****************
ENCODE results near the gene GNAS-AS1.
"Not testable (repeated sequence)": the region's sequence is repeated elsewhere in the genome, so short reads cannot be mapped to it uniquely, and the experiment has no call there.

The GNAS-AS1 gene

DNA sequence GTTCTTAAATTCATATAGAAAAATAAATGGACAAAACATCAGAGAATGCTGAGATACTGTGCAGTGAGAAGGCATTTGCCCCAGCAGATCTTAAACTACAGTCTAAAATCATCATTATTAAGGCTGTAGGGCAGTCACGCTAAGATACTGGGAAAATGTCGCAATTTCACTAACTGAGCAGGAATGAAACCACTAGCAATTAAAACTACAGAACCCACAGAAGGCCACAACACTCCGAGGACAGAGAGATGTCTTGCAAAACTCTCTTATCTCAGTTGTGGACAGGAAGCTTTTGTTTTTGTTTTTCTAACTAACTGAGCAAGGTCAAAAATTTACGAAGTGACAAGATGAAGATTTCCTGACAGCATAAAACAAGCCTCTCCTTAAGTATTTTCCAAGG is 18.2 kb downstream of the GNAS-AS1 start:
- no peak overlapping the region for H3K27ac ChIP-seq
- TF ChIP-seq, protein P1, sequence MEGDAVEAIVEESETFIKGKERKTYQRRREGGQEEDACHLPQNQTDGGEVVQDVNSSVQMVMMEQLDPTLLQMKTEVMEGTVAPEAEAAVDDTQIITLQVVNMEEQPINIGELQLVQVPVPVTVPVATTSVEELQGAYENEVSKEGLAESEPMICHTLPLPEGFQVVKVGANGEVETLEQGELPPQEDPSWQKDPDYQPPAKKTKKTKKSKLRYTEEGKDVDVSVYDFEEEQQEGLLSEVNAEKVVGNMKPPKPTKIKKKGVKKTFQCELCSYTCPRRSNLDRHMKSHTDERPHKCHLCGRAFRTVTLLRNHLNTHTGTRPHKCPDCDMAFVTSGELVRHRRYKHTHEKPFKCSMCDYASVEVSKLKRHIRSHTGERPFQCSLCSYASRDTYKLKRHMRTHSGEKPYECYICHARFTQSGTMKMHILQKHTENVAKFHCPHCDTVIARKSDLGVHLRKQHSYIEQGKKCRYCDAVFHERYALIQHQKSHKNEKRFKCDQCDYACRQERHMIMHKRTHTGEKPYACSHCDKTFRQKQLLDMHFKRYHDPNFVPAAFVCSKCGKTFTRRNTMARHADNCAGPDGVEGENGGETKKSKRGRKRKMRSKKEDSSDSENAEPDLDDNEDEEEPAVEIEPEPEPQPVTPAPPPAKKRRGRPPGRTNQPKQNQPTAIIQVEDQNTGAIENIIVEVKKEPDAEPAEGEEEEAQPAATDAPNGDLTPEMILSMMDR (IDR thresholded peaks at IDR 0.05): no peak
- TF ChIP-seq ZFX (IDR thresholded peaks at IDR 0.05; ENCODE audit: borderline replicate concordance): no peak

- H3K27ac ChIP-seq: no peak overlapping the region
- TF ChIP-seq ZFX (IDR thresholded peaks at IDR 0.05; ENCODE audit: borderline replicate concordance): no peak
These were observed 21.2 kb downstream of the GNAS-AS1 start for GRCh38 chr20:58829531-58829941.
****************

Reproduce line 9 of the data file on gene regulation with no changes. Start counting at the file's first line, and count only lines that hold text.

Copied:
- TF ChIP-seq ZFX (IDR thresholded peaks at IDR 0.05; ENCODE audit: borderline replicate concordance): no peak